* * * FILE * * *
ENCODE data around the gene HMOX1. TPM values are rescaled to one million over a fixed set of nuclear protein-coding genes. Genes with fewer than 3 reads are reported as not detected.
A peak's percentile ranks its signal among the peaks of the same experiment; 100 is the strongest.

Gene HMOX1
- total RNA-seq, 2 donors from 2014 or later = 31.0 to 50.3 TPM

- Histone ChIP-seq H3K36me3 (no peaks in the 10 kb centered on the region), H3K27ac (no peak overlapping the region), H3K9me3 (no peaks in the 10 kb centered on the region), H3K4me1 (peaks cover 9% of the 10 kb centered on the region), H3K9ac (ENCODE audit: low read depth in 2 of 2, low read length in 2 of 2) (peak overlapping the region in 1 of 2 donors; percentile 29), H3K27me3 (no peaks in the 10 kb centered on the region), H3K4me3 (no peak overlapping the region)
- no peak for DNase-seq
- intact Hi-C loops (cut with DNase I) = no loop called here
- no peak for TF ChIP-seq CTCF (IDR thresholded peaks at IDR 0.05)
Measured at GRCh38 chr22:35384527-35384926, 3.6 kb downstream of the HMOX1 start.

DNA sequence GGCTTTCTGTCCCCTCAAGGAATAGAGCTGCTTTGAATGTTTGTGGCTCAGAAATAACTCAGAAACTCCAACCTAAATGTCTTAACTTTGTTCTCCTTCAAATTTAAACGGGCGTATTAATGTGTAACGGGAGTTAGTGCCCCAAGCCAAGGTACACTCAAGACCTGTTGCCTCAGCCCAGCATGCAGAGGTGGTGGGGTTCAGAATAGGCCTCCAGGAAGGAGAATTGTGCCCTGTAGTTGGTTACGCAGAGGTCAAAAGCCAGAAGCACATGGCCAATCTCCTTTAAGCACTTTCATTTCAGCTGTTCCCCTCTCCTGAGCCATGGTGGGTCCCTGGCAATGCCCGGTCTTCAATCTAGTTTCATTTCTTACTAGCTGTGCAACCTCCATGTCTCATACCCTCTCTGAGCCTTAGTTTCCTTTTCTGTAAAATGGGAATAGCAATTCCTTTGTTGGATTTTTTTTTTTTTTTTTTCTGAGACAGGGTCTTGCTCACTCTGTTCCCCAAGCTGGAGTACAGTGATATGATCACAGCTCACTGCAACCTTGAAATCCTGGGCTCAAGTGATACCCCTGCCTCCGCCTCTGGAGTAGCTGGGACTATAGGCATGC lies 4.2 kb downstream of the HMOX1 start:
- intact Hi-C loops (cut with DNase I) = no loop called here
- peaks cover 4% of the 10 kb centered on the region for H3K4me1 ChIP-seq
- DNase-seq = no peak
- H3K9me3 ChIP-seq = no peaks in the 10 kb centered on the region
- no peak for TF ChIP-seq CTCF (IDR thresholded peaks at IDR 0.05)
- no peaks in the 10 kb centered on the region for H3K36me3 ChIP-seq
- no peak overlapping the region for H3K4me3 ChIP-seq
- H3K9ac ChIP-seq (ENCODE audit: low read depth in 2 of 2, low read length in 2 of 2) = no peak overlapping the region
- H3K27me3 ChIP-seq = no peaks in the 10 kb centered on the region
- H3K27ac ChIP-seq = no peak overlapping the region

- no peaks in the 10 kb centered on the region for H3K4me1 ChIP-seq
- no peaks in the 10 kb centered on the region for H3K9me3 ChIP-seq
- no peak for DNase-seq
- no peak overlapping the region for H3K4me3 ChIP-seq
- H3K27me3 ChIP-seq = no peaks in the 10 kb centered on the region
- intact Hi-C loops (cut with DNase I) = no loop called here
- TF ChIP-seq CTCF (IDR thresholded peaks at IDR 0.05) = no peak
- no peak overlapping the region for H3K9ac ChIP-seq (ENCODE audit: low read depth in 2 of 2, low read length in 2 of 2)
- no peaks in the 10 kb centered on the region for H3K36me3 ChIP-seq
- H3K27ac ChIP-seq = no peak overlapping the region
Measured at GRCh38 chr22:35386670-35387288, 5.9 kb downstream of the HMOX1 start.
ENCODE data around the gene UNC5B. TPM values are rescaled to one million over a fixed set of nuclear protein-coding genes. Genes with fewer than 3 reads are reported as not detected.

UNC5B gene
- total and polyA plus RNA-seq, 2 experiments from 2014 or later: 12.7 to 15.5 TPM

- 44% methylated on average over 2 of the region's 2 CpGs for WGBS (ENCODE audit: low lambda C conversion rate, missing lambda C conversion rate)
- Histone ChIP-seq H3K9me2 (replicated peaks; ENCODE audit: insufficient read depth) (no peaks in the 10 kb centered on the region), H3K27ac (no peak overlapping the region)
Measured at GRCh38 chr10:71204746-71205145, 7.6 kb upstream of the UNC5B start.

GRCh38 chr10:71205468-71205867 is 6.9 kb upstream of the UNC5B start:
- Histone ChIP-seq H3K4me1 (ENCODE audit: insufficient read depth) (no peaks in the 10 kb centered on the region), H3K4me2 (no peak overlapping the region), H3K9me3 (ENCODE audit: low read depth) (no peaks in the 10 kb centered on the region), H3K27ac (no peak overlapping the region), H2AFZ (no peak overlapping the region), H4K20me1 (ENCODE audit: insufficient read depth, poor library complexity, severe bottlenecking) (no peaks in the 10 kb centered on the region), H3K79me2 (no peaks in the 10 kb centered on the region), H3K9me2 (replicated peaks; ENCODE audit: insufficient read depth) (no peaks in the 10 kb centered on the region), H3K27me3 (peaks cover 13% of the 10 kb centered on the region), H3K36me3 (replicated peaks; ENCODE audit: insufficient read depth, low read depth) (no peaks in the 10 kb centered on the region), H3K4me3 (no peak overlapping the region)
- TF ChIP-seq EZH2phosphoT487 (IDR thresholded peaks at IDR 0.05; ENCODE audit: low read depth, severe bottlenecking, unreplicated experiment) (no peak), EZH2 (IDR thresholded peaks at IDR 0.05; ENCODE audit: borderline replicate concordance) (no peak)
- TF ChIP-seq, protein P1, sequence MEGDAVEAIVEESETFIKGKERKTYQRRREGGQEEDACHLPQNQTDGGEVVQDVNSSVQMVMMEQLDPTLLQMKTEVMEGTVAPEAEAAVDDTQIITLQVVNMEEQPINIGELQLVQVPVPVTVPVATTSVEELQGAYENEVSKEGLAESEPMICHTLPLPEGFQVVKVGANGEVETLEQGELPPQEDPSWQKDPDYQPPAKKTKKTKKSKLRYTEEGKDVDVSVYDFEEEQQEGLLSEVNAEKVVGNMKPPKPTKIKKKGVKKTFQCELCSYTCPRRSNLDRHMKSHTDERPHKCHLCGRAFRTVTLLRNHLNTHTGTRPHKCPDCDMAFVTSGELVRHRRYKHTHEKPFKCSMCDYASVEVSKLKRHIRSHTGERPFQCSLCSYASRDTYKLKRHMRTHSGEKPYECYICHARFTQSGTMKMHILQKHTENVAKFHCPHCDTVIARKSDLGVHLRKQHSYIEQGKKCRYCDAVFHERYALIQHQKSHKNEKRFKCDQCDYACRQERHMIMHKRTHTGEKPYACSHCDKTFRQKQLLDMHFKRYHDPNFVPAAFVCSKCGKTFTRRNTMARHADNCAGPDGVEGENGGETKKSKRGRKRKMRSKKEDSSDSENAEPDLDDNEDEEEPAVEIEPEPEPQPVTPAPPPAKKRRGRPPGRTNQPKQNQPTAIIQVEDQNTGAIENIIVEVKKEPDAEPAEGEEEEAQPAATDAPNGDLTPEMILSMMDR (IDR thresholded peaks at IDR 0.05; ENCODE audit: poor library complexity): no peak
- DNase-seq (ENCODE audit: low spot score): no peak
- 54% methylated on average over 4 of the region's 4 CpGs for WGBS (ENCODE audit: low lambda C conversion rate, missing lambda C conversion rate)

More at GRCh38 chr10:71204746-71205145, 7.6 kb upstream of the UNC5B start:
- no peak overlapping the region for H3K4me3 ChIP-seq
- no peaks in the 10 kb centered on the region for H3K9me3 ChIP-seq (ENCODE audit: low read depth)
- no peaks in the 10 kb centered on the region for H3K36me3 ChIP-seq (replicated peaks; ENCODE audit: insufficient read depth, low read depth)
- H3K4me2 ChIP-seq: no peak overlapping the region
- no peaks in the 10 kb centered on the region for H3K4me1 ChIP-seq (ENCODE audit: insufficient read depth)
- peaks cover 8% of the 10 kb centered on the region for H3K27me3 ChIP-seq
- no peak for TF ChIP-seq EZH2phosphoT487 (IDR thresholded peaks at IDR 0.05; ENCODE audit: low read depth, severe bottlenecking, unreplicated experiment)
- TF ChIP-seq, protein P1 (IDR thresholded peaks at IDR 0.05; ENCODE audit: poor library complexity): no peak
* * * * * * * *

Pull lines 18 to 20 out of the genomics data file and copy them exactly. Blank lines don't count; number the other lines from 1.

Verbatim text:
- H3K9ac ChIP-seq (ENCODE audit: low read depth in 2 of 2, low read length in 2 of 2) = no peak overlapping the region
- H3K27me3 ChIP-seq = no peaks in the 10 kb centered on the region
- H3K27ac ChIP-seq = no peak overlapping the region